Monday, March 16, 2009

Old Versus New Techology


A friend sent me a file version of this video... watch this before you read further:

I juxtaposed this with a recent post at Al Fin:

...EMP stands for electro-magnetic pulse and it is one byproduct of a nuclear blast. EMP destroys power sources, communication capabilities and would cripple or destroy the abilities of most satellites to function. A percentage of military communication and other satellites are hardened against EMP but the gravest effect would be on the ground, the space expert said. “As bad as the space part of this is, that is pretty bad, but the ground part of it is much, much worse. Effectively, whoever was subjected to an EMP burst would be shoved back to an agricultural state.” Few civilian assets such as power grids, generators, telephone systems and commercial communications satellites are hardened against EMP. _DefTech
There is an inverse relationship between complexity and survivability/durability for most consumer technology. An acquaintance of mine has a collection of early 1970s GM "muscle cars" that would still run if an EMP incident occurred over the U.S. I have an old portable typewriter that could still write articles if my computer failed. My present coffee maker would be useless without its electronic controls, but an old drip pot would reliably keep me awake.

This is not to say that I am pining for the "good old days." Technology has significantly improved our lives in many ways. But, as Al Fin has pointed out, we are increasingly vulnerable to disastrous technological collapse because key components of our technologies are not protected... but could be protected with minimal expense... if designed in rather than added on.

Here are the key technologies that need upgrading:
  • power, water, and natural gas distribution systems
  • computers/servers and cellular communications
  • electronically controlled systems in aircraft and vehicles
  • medical systems
On a personal level, even backup power and security systems would be useless because they have electronic controls. Perhaps an old pull-start generator or generators build without engine control modules would be functional. You'll need something that can power a refrigerator or furnace. Propane can power generators, provide heat and cooking fuel, and even be a source of fuel for camping lanterns.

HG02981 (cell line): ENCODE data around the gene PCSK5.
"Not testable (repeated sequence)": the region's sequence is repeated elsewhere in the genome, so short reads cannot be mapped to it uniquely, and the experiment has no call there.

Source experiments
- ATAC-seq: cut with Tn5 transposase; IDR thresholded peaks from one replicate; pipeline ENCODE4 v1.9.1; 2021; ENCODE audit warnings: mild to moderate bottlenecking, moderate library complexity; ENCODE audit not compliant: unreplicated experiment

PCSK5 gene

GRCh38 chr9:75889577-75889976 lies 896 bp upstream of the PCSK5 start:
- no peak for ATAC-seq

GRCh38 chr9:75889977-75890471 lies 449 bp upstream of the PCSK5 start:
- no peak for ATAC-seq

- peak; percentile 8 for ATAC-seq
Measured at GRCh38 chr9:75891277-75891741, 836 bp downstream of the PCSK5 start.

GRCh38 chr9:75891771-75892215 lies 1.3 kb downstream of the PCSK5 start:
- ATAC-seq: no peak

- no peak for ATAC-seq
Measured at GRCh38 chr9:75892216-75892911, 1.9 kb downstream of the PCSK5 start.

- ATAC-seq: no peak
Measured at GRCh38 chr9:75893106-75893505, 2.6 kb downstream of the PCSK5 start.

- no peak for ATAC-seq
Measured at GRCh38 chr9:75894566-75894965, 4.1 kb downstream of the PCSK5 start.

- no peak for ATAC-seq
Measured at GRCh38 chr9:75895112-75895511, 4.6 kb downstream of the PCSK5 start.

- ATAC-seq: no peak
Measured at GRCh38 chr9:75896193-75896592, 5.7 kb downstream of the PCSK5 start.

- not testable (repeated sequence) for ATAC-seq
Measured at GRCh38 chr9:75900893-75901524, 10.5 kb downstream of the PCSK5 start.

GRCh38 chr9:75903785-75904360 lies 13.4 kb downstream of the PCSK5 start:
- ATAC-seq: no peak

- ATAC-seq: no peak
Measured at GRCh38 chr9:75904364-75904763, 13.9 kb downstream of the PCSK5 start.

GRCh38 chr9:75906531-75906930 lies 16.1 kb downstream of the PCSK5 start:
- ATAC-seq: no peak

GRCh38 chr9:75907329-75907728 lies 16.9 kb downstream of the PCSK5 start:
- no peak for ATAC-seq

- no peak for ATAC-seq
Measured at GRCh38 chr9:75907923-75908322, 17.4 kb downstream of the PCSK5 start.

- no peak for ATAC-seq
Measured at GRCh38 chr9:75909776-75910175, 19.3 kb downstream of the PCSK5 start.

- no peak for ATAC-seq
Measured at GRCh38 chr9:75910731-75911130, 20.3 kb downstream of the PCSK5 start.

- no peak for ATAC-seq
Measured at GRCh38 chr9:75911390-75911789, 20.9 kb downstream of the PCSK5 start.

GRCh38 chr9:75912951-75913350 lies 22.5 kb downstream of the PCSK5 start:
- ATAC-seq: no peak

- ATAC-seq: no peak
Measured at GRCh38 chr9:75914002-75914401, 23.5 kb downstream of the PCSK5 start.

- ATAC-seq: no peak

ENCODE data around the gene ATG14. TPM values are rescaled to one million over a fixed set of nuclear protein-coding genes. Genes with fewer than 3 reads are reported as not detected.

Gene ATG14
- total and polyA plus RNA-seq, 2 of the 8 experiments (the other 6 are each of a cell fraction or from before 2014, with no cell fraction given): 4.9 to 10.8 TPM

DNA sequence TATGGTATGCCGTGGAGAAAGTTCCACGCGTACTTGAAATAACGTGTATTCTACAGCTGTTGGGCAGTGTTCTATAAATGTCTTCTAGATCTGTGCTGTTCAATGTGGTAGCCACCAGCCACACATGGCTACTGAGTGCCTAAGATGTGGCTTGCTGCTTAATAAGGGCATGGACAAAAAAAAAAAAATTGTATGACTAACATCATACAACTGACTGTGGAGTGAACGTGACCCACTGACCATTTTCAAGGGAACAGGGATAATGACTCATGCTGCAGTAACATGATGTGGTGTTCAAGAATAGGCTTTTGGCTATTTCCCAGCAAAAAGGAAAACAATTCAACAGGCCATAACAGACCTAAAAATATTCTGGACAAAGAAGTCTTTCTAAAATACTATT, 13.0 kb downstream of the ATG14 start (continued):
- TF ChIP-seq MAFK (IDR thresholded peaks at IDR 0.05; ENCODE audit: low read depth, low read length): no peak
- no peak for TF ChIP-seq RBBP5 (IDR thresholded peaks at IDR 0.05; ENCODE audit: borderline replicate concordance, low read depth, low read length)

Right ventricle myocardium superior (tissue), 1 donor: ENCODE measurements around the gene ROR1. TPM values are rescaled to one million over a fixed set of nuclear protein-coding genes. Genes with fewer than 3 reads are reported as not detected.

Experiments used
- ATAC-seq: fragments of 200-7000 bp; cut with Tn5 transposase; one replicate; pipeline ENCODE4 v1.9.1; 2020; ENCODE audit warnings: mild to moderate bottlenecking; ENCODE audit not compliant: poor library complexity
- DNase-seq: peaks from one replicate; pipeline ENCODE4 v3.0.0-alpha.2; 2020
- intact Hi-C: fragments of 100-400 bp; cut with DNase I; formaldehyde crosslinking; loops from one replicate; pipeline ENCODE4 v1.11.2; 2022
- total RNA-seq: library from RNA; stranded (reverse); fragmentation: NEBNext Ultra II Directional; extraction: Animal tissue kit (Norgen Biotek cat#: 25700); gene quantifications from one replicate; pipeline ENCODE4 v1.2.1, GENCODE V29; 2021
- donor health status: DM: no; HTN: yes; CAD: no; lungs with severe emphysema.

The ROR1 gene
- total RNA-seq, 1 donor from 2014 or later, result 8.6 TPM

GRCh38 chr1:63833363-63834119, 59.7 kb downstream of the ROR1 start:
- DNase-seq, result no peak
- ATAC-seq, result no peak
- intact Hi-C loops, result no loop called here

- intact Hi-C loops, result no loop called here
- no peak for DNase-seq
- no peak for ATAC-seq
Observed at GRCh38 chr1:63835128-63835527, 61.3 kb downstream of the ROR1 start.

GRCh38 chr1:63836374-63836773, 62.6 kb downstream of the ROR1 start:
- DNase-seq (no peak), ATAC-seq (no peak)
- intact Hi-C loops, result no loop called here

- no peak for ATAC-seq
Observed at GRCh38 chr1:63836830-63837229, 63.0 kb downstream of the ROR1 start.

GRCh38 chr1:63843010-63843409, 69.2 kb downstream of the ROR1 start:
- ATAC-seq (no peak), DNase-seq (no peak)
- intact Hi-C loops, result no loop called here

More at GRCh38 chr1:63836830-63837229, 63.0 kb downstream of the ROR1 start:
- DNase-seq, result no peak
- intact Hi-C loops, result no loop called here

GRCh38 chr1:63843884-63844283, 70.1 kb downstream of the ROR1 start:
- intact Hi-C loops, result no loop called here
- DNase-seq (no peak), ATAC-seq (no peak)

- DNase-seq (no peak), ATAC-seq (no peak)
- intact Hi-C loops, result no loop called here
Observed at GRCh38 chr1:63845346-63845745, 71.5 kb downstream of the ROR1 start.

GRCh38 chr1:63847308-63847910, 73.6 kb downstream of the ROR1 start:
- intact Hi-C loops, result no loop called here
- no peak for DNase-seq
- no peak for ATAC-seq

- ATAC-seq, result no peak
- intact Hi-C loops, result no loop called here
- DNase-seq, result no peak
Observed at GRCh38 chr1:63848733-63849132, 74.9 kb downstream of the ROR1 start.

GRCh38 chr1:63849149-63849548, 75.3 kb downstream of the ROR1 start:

The Amish would not notice much difference, but how many among us are prepared to become Amish?

Should we worry? Go back to the top and click on the link to Al Fin's article. Then consider what your government... especially the new government of reconciliation... is not communicating. Remember that in animal and plant evolution, specialization usually leads to extinction when conditions change. We have specialized into an electronics-based society.
But who is this Al Fin and what kind of credibility should we give to the rantings of an anonymous blogger? Fair enough. Would you take the rantings of The Wall Street Journal?
Oh, this is not new news. Congress got a full report in 2004.... The U.S. has a Missile Defense Agency that is working on ways to intercept ballistic missiles.

So, let's go back to the premise that old technology can be superior to new technology. The most effective point of detonation for an EMP device is just south of Lake Michigan.
A small, unsophisticated rocket concealed in a freighter headed toward Chicago would only have to have sufficient power to travel about 50 miles to accomplish what a much larger ballistic missile would require. What conceivable defense could be employed to react to and destroy such an EMP device? The system would have mere seconds to respond.
Hint: it probably is not this system. Until a hardened, satellite-based anti-missile weapon that is in a stationary orbit above the U.S. Mid-west can be deployed. And it is unlikely that such a weapon could ever be approved by U.S. Congress. After all, if we protected our nation, some other nation might object. The only alternative to a potential EMP attack is preparation.
Even if Congress required that from this moment forward all electronics be hardened against EMP, it would take a decade before significant protection was achieved. Of course, if we wait a decade, it would be two decades. Kind of like the reason for not developing our domestic oil and natural gas supplies.

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There is always an easy solution to every human problem—neat, plausible, and wrong.
Henry Louis Mencken (1880–1956)
“The Divine Afflatus,” A Mencken Chrestomathy, chapter 25, p. 443 (1949)
... and one could add "not all human problems really are."
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Tracking Interest Rates

Tracking Interest Rates


SEARCH BLOG: FEDERAL RESERVE for full versions... or use the Blog Archive pulldown menu.

February 3, 2006